J. L. BELL is a Massachusetts writer who specializes in (among other things) the start of the American Revolution in and around Boston. He is particularly interested in the experiences of children in 1765-75. He has published scholarly papers and popular articles for both children and adults. He was consultant for an episode of History Detectives, and contributed to a display at Minute Man National Historic Park.

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Saturday, June 21, 2008

More on Prince, the “Black Limner”

Back in November 2006, I quoted some remarks from Christian Barnes of Marlborough to her friend Elizabeth ((Murray) Campbell) Smith about a young black slave named Prince who was showing remarkable ability as a portrait artist.

Yesterday I revisited that collection of letters at the Library of Congress, and found a little more about Prince. On 22 July 1773, Barnes wrote again to her friend, now Elizabeth (((Murray) Campbell) Smith) Inman:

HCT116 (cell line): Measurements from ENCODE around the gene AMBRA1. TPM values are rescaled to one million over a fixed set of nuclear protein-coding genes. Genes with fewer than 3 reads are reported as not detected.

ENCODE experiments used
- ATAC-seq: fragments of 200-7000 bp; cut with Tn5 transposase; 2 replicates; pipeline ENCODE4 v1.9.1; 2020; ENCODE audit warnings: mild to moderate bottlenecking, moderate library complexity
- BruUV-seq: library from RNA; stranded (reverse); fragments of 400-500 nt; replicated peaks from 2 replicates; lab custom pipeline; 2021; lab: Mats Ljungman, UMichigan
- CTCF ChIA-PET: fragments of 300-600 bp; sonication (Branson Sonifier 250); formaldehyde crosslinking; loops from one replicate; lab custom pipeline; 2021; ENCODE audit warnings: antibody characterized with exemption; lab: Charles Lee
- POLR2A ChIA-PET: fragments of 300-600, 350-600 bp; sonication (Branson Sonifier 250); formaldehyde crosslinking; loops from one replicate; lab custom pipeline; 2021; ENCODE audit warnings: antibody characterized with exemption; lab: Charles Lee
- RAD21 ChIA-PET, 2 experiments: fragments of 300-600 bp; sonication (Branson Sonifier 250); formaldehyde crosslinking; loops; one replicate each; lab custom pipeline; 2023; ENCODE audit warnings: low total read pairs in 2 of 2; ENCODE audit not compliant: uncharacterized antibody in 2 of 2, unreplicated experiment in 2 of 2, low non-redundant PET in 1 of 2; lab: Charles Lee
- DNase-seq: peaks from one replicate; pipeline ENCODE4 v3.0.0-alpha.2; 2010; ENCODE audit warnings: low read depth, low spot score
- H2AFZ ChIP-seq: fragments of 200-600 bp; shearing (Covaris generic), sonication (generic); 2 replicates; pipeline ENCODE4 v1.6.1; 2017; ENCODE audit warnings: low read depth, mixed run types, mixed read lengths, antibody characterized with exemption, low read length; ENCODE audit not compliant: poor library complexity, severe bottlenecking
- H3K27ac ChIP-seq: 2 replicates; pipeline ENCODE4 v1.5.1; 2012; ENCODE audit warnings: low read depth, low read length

I had a favor to ask which I must now petition you will grant me which is that if you have an hour to spare at any time when you are in Boston you will allow Prince to make some alteration in the Coppy he has taken from your Picture which he says he cannot do but from the life and Please to give him any directions you think proper as to the Dress of the Head
So in that year Prince was no longer living with Barnes in Marlborough but in Boston. He might have copied the portrait of Inman created by John Singleton Copley, shown on the cover of her biography above.

Then came the war. Barnes and her husband moved to Britain while Inman remained in Massachusetts. On 16 June 1783 Barnes renewed their correspondence with a letter from Bristol, which she closed this way:
P.S. pray let me know if good old Daphney be living and whether she is capible of giting her living. Her son I hear is provided for and so we shall all be in time
Daphney was Prince’s mother, so that postscript implies that by then Prince had died. And as yet I’ve found no trace of him in any other source.

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